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LG 27UK850-W monitor review: Power, peripherals, and price, LG does it again!

LG 27uk850
(Image: © Luke Filipowicz/iMore)

LG has been making great monitors, TVs, phone, and other displays for years now, and since Apple moved over to USB-C ports on all their laptops, LG seems to have been trying to become the lead manufacturer for great monitors that work with Apple's MacBook line.

The LG 27UK850-W is an updated version of LG's 27UD88 from last year and promises to improve on everything we loved from that from the previous model, let's see if it lives up to the hype!

The Good

  • Base is well-designed
  • Super easy setup
  • Plenty of ports
  • Excellent color

The Bad

  • Speakers could be better
  • Annoying control stick

By the numbers

LG 27UK850-W: The important specs

The Edge Arcline base of the LG27UK850.

Coming in with a 27-inch screen size, the LG 27UK850-W features a full 4K display, two HDMI ports, Two USB-A ports, a display port, a headphone jack, and the USB-C port feature data transfer as well as 60W power transfer.

The monitor can be set up with no tools required and features LG "Edge-Arcline" base. Overall, the footprint of the monitor isn't too huge and should fit most spaces — it fit in my tiny apartment desk without too much issue. The screen can also tilt up and down to adjust viewing angle, be moved up and down to adjust height, and can even rotate to portrait orientation all with relative ease.

CategoryFeature
Resolution4K 3480 x 2160
DisplayIPS 3-side borderless
HDRHDR 10
Brightness350 nits
Color GamutsRGB 99% (typical)
Thunderbolt 3No
USB-C4K, Audio, data transfer, & 60W charging
DisplayPortYes
HDMI2
USB-A2
AudioBuilt-in 5W 2-channel speaker
Headphone jackYes

Power, peripherals, and price.

LG 27UK850-W: What I like

LG 27UK850 showing Netflix.

It's a spacious display that makes working on my MacBook Air feel like I'm working on a full blown desktop. Yet, the display isn't so huge that it feels out of place or overkill in any way. Plus, it just looks great sitting next to my MacBook Air. The aluminum base, with the thin black bezel display, really makes the LG 27UK850-W look and feel like a display built with the Apple aesthetic in mind.

If you're using any of Apple's newer MacBooks that have abandoned all ports except USB-C, you may have thought that USB-C hubs were your only saving grace, but the LG 27UK850-W has enough ports on it to get you through most situations. With two USB-A ports and two HDMI ports, I never encounter an issue with having to connect something to my MacBook Air. Plus the USB-C port supports 60W power transfer, meaning if you have a MacBook, MacBook Air, or a 13-inch MacBook Pro, the LG 27UK850-W will charge your laptop while you're using it, with no more than the USB-C cable provided in the box.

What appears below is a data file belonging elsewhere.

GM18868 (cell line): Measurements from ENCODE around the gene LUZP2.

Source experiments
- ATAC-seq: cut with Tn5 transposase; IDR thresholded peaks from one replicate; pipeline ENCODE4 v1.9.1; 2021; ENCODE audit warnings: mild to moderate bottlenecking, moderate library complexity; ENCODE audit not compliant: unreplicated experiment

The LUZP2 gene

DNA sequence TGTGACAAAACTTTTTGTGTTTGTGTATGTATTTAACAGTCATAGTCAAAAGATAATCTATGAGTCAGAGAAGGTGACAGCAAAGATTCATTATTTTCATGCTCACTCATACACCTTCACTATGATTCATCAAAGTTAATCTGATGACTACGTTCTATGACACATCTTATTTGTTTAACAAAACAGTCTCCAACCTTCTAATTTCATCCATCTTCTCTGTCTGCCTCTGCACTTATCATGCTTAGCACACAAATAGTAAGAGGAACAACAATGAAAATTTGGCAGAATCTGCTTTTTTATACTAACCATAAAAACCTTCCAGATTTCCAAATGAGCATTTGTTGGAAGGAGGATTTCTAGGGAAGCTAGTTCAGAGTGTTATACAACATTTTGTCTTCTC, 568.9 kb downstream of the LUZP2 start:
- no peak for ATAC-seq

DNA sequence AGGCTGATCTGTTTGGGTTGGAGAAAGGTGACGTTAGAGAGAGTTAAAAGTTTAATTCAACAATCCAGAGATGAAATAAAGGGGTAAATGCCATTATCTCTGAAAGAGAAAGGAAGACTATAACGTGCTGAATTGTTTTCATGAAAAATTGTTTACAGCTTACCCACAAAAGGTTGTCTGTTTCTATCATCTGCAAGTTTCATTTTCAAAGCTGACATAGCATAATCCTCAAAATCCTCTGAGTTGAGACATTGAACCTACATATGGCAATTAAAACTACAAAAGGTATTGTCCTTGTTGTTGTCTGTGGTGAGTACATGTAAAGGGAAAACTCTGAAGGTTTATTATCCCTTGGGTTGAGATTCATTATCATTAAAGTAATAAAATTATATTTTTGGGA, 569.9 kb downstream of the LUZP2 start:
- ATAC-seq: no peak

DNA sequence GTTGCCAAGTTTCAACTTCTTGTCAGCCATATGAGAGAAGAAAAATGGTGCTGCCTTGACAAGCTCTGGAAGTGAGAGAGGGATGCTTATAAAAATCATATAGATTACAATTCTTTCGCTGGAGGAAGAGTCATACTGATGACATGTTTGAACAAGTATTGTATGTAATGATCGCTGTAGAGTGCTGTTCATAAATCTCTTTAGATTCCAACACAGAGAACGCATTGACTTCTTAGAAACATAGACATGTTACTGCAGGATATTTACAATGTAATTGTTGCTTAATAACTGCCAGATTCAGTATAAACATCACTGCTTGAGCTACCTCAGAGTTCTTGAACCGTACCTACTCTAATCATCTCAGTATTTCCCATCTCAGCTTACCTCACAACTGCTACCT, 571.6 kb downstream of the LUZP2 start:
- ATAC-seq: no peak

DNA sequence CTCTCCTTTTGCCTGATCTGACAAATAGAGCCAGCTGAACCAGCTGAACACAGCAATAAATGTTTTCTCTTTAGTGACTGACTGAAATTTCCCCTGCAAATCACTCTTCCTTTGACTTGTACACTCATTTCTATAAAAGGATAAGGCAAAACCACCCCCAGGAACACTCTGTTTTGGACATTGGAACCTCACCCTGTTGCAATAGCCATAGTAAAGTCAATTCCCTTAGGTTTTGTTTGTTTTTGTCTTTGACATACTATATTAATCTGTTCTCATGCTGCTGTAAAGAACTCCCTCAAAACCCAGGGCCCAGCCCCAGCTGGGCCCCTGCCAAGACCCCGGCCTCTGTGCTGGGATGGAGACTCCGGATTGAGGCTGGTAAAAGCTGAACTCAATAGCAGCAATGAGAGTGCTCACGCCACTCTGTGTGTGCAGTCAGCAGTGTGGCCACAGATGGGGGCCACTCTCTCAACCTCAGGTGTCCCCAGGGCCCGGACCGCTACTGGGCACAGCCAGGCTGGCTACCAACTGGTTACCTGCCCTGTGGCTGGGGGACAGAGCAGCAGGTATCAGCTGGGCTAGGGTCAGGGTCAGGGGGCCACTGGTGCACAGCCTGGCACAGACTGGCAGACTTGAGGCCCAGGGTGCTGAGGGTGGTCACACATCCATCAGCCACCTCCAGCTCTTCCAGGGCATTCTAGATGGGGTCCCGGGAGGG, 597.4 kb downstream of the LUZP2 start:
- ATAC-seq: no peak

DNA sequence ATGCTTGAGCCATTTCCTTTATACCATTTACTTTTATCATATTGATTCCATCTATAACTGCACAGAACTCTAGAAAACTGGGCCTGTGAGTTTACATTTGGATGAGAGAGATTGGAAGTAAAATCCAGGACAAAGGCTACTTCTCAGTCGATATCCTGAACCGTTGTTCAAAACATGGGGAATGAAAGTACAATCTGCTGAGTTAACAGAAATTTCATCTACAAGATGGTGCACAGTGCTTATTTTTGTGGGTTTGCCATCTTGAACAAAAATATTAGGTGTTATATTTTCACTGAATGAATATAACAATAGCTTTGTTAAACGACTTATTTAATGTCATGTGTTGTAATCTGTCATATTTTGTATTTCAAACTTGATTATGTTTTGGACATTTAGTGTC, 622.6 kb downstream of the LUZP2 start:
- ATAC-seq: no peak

The color, brightness, and sharpness of the display are absolutely gorgeous right out of the box.

I was super impressed with the color performance of the LG 27UK850-W. While the spec sheet does say that the color gamut is sRGB 99% (typical), those numbers don't really put how great this display is when you first set it up. The color calibration that LG puts into its displays are second to none, and right from the moment I hooked it up to my MacBook Air, I was blown away. The color was spot-on and didn't require additional fine-tuning. It looked the same as the built-in display on my MacBook Air, which once again, made the LG 27UK850-W just feel like a natural extension of my workspace.

Ports on the back of the LG 27UK850

Lastly, I want to give LG props for making this monitor, so dang easy to set up, especially considering who this product is meant for — which is kind of everybody. Setting up the LG 27UK850-W took under 10 minutes, and didn't require any tools whatsoever. It's nice to know that if I ever need to move the monitor, or if I wanted to buy one for a less tech-inclined friend, I would have confidence knowing the experience is going to be manageable.

Sound and controls.

LG 27UK850-W: What I don't like

LG 27UK850 settings menu.

In a day where most people have some sort of external speakers running through their computer setup, is hard to be too mad at LG for including less than stellar speakers in the LG 27UK850-W, but it would have been nice to have speakers that didn't sound so flat and tinny. Obviously, you can't include giant tweeters with large diameters without compromising the design of the monitor, but the 5W speakers just don't sound good for the majority of listening activities, in fact, I turned off the speakers from my LG 27UK850-W and ran all the sound through the speakers on my MacBook Air because they sounded better.